IRS official Lois Lerner, the director of the agency's division that singled out Tea Party groups applying for tax-exempt status, invoked her Fifth Amendment right against self-incrimination before a House oversight committee hearing on Wednesday. But before she took the Fifth, she made a short statement. (Watch below.)

After talking about her career and describing what the IRS inspector general reported and the House committee's accusation that she provided false information, Lerner said:

I have not done anything wrong. I have not broken any laws. I have not violated any IRS rules or regulations, and I have not provided false information to this or any other congressional committee. And while I would very much like to answer the committee's questions today, I've been advised by my counsel to assert my constitutional right not to testify or answer questions related to the subject matter of this hearing.

After very careful consideration, I've decided to follow my counsel's advice, and not testify or answer any of the questions today. Because I'm asserting my right not to testify, I know that some people will assume that I've done something wrong. I have not.

Rep. Trey Gowdy (R-S.C.), a former federal prosecutor, immediately pounced, saying Lerner "waived her right to Fifth Amendment privilege by issuing an opening statement." In court, he continued, "you don't get to tell your side of the story and then not be subjected to cross examination — that's not the way it works."

Rep. Darrell Issa (R-Calif.), the committee chairman, agreed that Lerner "effectively waived" her right to take the Fifth, and he's vowing to haul her back in for questioning, when he would presumably inform her that she has to testify. Issa closed the hearings without formally adjourning, meaning he can call Lerner back after Congress' week-long Memorial Day recess.

Did Lerner really relinquish her Fifth Amendment rights? Can Issa compel her to testify? "I don't think the answer is clear, as there are no cases quite like it," says Orin Kerr at The Volokh Conspiracy. Generally speaking, "a witness can't testify about her version of the facts and then invoke the Fifth Amendment when facing cross examination," so it sort of depends on whether you think Lerner testified to any facts in her statement.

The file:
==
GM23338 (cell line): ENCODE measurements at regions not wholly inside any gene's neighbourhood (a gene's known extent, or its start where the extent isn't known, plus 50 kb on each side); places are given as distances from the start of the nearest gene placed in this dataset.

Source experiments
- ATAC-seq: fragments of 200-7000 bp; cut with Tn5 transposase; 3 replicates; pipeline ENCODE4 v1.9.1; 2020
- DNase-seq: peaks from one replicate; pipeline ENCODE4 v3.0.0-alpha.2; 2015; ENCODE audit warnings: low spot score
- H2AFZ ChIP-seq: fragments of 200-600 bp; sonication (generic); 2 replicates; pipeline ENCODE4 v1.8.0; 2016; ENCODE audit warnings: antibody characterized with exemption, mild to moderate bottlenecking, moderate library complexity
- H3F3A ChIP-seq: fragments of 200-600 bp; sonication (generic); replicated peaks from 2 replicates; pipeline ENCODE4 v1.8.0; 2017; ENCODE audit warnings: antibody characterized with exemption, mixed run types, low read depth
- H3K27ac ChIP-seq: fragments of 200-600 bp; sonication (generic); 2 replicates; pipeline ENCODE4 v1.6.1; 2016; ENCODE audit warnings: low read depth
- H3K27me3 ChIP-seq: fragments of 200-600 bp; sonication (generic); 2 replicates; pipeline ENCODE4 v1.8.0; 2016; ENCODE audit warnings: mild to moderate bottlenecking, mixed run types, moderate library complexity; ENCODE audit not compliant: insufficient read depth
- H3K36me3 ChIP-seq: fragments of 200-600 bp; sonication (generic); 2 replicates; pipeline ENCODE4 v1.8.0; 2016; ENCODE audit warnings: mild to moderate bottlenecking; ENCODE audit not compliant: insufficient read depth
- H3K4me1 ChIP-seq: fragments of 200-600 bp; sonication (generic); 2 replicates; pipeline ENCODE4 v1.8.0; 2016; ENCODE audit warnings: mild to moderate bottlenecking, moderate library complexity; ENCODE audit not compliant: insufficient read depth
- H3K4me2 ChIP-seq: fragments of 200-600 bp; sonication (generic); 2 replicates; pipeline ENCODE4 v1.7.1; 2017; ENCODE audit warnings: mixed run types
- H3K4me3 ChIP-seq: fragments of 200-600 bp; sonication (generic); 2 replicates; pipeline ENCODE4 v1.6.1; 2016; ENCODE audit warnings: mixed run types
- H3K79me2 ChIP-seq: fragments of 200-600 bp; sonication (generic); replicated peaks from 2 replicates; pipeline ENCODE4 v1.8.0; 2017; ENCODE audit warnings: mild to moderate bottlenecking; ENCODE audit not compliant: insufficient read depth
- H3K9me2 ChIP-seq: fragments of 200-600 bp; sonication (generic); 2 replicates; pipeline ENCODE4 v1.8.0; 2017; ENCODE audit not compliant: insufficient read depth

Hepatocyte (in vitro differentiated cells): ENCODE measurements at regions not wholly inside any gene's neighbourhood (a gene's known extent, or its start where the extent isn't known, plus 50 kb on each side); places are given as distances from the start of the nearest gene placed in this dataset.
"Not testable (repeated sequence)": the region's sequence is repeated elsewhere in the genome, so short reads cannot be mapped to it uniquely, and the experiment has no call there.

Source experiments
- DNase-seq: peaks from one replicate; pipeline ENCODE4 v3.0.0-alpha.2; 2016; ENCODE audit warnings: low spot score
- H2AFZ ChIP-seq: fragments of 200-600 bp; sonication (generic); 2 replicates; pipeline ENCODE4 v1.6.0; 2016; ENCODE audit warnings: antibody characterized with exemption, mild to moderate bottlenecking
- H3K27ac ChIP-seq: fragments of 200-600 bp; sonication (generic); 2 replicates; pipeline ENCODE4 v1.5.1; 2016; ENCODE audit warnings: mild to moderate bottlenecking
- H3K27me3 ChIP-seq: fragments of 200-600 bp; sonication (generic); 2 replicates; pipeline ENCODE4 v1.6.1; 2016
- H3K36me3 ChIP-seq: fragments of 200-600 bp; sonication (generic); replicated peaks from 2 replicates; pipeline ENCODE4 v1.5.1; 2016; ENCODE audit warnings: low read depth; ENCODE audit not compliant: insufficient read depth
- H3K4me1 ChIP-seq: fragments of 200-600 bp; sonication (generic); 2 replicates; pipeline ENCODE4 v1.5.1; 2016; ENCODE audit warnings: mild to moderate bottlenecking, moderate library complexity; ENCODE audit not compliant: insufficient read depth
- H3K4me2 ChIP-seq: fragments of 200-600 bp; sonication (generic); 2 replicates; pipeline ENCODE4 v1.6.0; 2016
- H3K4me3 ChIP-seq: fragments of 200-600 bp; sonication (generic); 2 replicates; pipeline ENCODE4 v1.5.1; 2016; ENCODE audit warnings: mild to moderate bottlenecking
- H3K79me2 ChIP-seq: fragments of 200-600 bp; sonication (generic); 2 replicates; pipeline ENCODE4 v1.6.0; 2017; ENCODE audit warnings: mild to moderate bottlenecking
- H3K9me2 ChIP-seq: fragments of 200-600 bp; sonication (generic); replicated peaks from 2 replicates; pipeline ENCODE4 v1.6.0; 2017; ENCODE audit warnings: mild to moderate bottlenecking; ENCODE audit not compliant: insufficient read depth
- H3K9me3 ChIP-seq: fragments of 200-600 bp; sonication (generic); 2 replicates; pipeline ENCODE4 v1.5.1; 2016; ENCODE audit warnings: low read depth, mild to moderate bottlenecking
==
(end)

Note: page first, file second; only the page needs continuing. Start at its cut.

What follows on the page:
I'm not enough of a Fifth Amendment nerd to have strong views on which side is right. So I posed the question... to a listserv of criminal procedure professors that includes some serious Fifth Amendment experts. Opinions were somewhat mixed, but I think it's fair to say that the bulk of responders thought that Lerner had not actually testified because she gave no statements about the facts of what happened. If that view is right, Lerner successfully invoked her Fifth Amendment rights and cannot be called again. [Volokh Conspiracy]

No, Lerner "is in trouble," Harvard's Alan Dershowitz tells Newsmax. "You can't simply make statements about a subject and then plead the Fifth in response to questions about the very same subject," he adds. "Once you open the door to an area of inquiry, you have waived your Fifth Amendment right" against self-incrimination on that subject.